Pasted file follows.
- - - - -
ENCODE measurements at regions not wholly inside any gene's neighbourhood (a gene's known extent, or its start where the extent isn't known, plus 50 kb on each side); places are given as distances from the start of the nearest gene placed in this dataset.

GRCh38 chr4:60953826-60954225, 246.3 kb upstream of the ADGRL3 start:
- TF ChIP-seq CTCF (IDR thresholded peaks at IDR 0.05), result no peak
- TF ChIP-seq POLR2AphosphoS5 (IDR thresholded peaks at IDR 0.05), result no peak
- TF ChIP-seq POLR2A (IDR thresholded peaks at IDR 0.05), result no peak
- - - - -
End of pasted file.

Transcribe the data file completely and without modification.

ENCODE measurements at regions not wholly inside any gene's neighbourhood (a gene's known extent, or its start where the extent isn't known, plus 50 kb on each side); places are given as distances from the start of the nearest gene placed in this dataset.

GRCh38 chr4:60953826-60954225, 246.3 kb upstream of the ADGRL3 start:
- TF ChIP-seq CTCF (IDR thresholded peaks at IDR 0.05), result no peak
- TF ChIP-seq POLR2AphosphoS5 (IDR thresholded peaks at IDR 0.05), result no peak
- TF ChIP-seq POLR2A (IDR thresholded peaks at IDR 0.05), result no peak